Teresa Coltrin said...

They are so beautiful. Even though the world is a mess, nature goes forth with its duty.

Linda Reeder said...

I find your writing very uplifting, so in fact the lift the birds gave you has been shared.
You have me looking out the window not to see the wet mess of slushy snow remnants, but to catch a glimpse of movement, perhaps a feathered visitor. I have been looking inward too much these past days. It's time for an outward look. And seeing a varied thrush, or even a fat robin, would be a treat.

DJan said...

I will be leaving the day after tomorrow to head home, after all the pain and difficulty of honoring my sister who died a week ago. I had two days in Florida before coming into cold and blustery Dallas. I have loved the birds, though: as I walk in the local park, there are many that I can't identify, being unusual ones to me. I love your words and can relate so well to them.

yaya said...

This winter certainly has over stayed it's welcome. We don't get many birds clamoring for attention here at the pines..they prefer to stay hidden in the pine trees and I'm assuming warm and out of the elements. I did see a hawk having "issues" with some crows yesterday. That's when I knew I've been cooped up too long when I can get involved in birds behaving badly and enjoy it!

Richard Hughes said...

We can learn a lot from birds, even how to view life.

Deborah Barker said...

It is a gift to be able to find beauty in the ordinary as well as the fantastic. Thank you Deb and I love the picture of those children watching with you, spell bound :-)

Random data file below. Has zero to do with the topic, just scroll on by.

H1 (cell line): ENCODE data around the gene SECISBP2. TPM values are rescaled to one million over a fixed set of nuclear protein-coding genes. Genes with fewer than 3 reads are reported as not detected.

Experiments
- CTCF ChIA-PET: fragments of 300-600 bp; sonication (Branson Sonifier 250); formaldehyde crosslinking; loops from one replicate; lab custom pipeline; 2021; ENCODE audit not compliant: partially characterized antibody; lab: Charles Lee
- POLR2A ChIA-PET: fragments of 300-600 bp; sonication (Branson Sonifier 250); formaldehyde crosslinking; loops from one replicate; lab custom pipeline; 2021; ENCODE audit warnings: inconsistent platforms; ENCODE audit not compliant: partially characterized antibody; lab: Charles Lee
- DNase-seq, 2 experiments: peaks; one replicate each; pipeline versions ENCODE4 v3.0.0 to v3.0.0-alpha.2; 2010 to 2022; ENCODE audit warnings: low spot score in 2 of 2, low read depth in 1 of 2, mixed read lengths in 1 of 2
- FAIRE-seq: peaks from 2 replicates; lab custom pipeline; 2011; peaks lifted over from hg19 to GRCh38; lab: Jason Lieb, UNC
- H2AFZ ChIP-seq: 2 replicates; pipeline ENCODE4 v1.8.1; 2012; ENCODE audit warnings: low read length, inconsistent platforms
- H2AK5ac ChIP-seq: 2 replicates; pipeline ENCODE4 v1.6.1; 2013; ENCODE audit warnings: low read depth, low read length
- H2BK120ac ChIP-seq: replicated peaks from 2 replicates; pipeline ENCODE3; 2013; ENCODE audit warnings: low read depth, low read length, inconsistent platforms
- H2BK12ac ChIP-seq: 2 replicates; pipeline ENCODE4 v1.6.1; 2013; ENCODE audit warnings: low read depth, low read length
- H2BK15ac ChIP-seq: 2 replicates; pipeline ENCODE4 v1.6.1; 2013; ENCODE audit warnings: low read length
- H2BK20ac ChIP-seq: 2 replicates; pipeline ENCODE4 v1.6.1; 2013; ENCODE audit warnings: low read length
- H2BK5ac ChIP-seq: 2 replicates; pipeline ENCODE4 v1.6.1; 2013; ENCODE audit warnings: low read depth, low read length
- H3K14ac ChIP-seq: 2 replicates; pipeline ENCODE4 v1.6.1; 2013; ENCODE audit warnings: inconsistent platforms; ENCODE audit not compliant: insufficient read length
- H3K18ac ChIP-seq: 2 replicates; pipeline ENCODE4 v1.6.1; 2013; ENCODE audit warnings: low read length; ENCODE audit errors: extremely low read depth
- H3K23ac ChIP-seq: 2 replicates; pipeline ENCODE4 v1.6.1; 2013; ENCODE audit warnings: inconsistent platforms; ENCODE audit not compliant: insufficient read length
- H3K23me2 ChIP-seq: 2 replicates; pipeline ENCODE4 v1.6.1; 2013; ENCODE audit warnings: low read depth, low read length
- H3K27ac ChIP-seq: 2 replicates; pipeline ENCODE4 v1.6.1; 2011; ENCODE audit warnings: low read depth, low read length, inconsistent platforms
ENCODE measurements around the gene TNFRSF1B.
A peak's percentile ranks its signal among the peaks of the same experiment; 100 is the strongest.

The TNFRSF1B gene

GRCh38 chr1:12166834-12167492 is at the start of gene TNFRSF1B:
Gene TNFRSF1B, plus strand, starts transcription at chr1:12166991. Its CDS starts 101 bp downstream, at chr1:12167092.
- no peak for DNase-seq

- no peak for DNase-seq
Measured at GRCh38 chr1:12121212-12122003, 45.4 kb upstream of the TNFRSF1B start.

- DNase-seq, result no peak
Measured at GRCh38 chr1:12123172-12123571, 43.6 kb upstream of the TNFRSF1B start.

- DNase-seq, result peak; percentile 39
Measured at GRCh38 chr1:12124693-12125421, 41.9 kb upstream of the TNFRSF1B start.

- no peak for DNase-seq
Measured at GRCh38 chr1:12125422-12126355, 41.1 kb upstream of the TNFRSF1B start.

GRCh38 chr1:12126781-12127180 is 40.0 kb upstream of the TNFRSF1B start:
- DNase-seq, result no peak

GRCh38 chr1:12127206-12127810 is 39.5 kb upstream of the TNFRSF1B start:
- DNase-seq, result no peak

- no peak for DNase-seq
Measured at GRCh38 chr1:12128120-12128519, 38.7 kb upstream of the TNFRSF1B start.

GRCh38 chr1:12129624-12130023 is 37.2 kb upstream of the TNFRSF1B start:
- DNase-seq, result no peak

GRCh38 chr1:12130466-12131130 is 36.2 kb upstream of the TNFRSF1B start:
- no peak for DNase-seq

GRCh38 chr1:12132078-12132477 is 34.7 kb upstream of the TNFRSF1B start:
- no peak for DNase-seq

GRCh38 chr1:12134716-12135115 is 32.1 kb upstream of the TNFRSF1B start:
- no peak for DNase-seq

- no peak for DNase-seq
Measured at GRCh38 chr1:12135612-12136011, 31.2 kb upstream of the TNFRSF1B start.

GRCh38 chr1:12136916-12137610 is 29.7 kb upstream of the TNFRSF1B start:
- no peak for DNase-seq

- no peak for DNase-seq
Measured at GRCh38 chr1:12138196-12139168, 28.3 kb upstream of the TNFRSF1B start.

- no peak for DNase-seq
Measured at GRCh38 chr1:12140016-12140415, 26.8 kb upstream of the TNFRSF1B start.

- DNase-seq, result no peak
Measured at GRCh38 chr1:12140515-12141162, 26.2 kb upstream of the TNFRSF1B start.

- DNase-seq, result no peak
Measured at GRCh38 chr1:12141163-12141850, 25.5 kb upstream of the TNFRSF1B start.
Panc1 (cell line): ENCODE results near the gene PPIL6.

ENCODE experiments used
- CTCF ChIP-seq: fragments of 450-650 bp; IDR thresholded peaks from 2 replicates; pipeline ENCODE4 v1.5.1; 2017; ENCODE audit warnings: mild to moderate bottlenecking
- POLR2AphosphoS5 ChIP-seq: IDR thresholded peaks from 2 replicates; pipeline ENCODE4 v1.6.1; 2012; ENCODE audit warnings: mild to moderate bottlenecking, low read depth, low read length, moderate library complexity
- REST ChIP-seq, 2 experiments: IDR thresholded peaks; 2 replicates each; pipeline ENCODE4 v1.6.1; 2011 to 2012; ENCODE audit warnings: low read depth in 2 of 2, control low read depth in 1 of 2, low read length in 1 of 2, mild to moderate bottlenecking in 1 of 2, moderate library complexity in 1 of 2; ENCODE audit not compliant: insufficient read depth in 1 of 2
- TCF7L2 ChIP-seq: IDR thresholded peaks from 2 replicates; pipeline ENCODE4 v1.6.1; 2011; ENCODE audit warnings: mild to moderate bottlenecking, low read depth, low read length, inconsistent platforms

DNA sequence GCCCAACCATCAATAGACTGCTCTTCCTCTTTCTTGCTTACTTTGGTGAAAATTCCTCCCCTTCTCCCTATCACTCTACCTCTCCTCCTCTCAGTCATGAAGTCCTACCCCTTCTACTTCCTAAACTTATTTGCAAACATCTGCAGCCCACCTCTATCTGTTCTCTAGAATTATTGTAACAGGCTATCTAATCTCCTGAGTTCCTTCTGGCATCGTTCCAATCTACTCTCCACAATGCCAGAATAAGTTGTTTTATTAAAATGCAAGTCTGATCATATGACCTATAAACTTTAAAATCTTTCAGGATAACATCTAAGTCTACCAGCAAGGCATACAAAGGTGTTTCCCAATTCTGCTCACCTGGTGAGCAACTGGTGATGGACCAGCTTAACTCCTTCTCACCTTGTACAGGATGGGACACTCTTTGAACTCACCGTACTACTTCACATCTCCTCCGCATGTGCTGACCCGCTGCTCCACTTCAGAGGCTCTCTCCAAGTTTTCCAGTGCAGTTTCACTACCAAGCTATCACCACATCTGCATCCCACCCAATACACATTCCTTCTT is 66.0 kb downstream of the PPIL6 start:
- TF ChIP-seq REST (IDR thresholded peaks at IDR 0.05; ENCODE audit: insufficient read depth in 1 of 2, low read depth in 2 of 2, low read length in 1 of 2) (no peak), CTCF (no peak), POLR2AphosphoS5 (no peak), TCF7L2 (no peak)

Retired English Teacher said...

I was thinking how we take birds for granted at times. What if the weren't there? What would our lives be like? How empty it would be. I stepped out and heard some birds a few days back. At first I thought I heard a robin. Then, I hoped not since it is so bitter cold. Our lives are so enriched by our feathered friends.

Sandi said...

I haven't been reading blogs for so long, and decided this morning to check on yours. As usual, I am uplifted by your seemingly simple eloquence. As I wound to the end of your blog and found this sentence, "It's there, the evidence that very small miracles are everywhere."
I was gently reminded, once again, of how much I take for granted. I, too, am oh-so-tired of these winter doldrums.
At this very moment, the sun is shining, and I'm heading out, reveling in the tiny evidence of a miracle (Sun!) after a very drab and soggy Saturday!
Love your hopeful perspective, Deb!

Donna said...

Pure poetry! I always enjoy reading your beautiful prose.

I, too, am a birder and with a feeder, get to see many variety. They are amazing, and fun to watch.

Midlife Roadtripper said...


Dee said...

Dear Deb, it seems your spirit is experiencing a time of restiveness and disquiet. A time that feels meaningless and that seems to cast all of our/your/my life into the savage shadows that might absorb our very being. .

And so I am relieved that you find the sacred in the moment. That's what I've been trying to do also: live in the moment. Sacramentalize the moment; the day; the life. At the deep center of yourself--of all of us--dwells Oneness. Let us go there. Peace.

classesncamps said...

there is always something new to learn from the birds. nice post. really enjoyed reading it.